>desert for a long time, and at long last they were about to taste the
    >elixir of revival. The cup was on its way to the lip ...
    >Then look what happened.
    >No wonder they're furious enough to riot over Florida. So far, they have
    >turned to the streets in numbers greater than the Democrats. Whatever they
    >say about the unimportance of Washington, they know perfectly well where
    >the power is. Talk about entitlement.
    >Thus our current passion play. The issues are legal and technical, but the
    >passions welling up are familiar, fierce, fundamental. We may be tired of
    >the '60s, but they're not tired of us, because the collision of principles
    >that took place then is still producing aftershocks.
    >For the left, the stakes are evident, or should be: Let the people decide.
    >This slogan of Students for a Democratic Society was an abstraction, but in
    >the background was knowledge -- knowledge of the terror and oppression that
    >befell huge swaths of America when people were kept from deciding their
    >political fate. What could be more fundamental for a democracy than the
    >right to vote and to see one's vote count?
    >Defending idiotic electoral arrangements, smirking at subliterate Florida
    >voters (the Weekly Standard's Matt Labash called the agitation about the
    >Palm Beach ballot "the dance of the low-sloping foreheads"), the partisans
    >of the right now reveal themselves to be the lovers of oligarchy we always
    >feared they were. Like the John Birchers of yore, they are essentially
    >insisting that this is a republic, not a democracy. Against this hauteur,
    >the left clamors for the right to vote and the right for votes to be
    >counted. Many pent-up passions collide now.
    >Long overdue. We had become rather casual about civic boilerplate, with
    >roughly half the voting-age population apparently indifferent to the
    >exercise of the franchise. But the issue of the franchise -- that it be
    >universally available and authentically tallied -- is bedrock. Not so long
    >ago, the country trembled because the civil rights movement properly
    >recognized that the right to vote is a foundation of democratic
    >self-government. This is not ancient history. Within the lifetime of the
    >next president of the United States, people took their lives into their
    >hands for trying to vote. In Florida alone, on Christmas night of 1951,
    >Harry Moore, the head of the state NAACP, and his wife, leaders of a voter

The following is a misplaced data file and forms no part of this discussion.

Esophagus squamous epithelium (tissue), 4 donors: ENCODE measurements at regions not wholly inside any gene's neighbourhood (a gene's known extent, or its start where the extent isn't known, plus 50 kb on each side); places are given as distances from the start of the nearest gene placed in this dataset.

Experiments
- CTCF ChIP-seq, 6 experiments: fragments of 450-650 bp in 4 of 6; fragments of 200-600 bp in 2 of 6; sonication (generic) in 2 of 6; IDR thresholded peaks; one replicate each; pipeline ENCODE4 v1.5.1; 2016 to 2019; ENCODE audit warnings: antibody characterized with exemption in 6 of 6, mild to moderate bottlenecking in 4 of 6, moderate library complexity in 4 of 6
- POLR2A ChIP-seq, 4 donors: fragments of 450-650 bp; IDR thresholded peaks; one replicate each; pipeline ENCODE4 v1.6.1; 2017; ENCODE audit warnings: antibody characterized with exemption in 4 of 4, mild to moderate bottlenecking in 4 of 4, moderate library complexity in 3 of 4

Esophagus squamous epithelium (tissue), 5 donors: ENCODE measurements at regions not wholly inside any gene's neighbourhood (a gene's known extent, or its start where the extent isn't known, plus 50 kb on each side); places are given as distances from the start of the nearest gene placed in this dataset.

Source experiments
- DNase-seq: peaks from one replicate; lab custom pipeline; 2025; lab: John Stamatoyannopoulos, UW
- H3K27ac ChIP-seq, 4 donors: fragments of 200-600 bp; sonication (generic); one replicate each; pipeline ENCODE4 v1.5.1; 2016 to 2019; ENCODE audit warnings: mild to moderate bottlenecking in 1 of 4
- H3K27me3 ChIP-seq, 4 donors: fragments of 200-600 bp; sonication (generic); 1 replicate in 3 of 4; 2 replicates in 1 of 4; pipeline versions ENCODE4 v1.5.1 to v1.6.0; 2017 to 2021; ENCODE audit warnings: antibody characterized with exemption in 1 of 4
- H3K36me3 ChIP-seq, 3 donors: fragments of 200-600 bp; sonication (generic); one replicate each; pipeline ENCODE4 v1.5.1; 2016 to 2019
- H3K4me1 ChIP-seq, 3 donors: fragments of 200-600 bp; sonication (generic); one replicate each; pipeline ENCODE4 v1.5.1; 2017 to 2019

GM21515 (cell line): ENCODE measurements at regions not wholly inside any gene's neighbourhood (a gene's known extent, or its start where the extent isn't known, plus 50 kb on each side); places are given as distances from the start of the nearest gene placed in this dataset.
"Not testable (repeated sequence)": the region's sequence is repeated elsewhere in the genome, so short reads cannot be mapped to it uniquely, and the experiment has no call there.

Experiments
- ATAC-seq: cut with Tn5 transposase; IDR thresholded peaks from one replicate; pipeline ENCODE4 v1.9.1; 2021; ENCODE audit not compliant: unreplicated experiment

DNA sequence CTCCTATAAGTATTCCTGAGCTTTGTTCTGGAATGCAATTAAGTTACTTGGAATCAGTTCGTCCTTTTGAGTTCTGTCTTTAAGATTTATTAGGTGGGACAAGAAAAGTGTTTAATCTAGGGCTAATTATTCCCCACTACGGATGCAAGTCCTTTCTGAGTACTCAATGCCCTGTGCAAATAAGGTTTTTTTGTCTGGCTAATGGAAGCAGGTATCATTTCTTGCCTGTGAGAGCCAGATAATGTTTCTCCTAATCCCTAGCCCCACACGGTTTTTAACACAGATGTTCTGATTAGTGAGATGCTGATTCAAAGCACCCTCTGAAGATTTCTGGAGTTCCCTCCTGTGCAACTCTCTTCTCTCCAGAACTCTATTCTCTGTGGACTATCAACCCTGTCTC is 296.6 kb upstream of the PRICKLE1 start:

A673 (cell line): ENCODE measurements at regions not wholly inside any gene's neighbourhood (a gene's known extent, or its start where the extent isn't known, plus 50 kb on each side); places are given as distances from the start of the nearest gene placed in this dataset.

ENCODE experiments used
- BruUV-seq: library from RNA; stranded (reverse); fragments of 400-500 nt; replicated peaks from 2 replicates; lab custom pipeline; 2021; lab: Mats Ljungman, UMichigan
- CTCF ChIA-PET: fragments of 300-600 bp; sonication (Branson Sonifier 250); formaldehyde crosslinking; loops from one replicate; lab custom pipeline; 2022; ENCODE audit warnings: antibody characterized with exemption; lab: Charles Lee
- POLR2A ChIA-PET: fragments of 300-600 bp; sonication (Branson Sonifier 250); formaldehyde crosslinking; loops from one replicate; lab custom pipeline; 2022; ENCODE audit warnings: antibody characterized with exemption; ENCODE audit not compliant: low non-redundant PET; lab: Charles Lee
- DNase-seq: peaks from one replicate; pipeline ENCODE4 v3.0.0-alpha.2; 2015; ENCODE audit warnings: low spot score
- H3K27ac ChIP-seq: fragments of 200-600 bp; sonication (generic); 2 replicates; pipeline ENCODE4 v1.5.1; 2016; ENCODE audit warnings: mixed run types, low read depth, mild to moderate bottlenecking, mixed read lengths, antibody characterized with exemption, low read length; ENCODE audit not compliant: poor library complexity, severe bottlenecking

>registration campaign in Jacksonville, were murdered, their house blown up
    >by a bomb. These murders, along with others throughout the old Confederacy,
    >were never solved.
    >Since Election Day, the NAACP has conducted lengthy hearings in Miami,
    >mainly out of view of the press, collecting much testimony to the effect
    >that African- and Haitian-Americans had their right to vote systematically
    >infringed. Now the Justice Department is belatedly investigating. Newspaper
    >after newspaper -- on Sunday, it was the Washington Post -- has shown ways
    >in which the ballot problems that plagued Florida hurt minorities and the
    >poor far more than the white and affluent. It's clear why the Bush campaign
    >has resisted all efforts to count Florida votes more effectively: A
    >computer model used by the Miami Herald shows that if the many
    >well-documented ballot problems hadn't plagued the state on Election Day,
    >Gore would have won by 23,000 votes.
    >And where Democrats defend the hitherto disenfranchised, Republicans stand
    >up only for overseas soldiers, some of whose ballots without postmarks
    >weren't counted. Invoking the military, the GOP makes it seem as if antiwar
    >demonstrators were once again burning the American flag, all over Florida.
    >Familiar battle lines are being drawn.
    >Although the 24/7 chat shows obscure it, we have returned to a core and
    >classic political divide between right and left: the question of who
    >decides. But politicians on both sides have largely booted it. For decades,
    >political incumbents threw up obstacles in the way of reforming archaic
    >voter registration laws and procedures. (What, me worry? I'm in office.)
    >Much lip service was paid to the sanctity of the right to vote, while
    >ignoring the declining number of voters who chose to exercise it.
    >Institutions were indifferent. A motor-voter law passed -- finally signed
    >by President Clinton after two vetoes by Bush pre -- but enforcement
    >lagged, most of all at the state and local level much beloved by GOP
    >rhetoricians. This could be the election that confirms what many nonvoters
    >say when asked why they don't vote: "My vote doesn't count." If it turns
    >out the apathetic are right, and dutiful voters are wrong, look out,
    >If it takes seriously the battle cry of democracy, the left, in other
    >words, has a chance to overcome the pettiness of recent years, the
    >identity-group infighting, the Nader nihilism, and go to the heart of the
    >matter, giving Rush Limbaugh and George Will something truly to worry
    >about. The hand count is the perfect metaphor. The GOP is in the
    >politically tough position of defending the rights of machines, not people,
    >to count ballots; of arguing that the convenience of bureaucrats matters
    >more than the rights of the people when setting election deadlines. But
    >despite their entitlement, choosing our leaders is not their prerogative,
    >no more than it was in 1776, or the 1960s.
    >Isn't it clear that the patriots are those who refuse to consign power to
    >either machines or mobs of various descriptions -- the ones who smile
    >through congressional lobbies, or the ones storming the Miami-Dade County
    >Building? Isn't it clear that democracy is no idle piety -- that as a
    >nation we are either committed to it or not?
    >Perhaps we tremble a bit now because we sense what is deeply at stake.
    >- - - - - - - - - - - -
    >About the writer
    >Todd Gitlin is professor of culture, journalism and sociology at New York
    >University, and the author of "The Sixties," "The Twilight of Common
    >Dreams" and a new novel, "Sacrifice."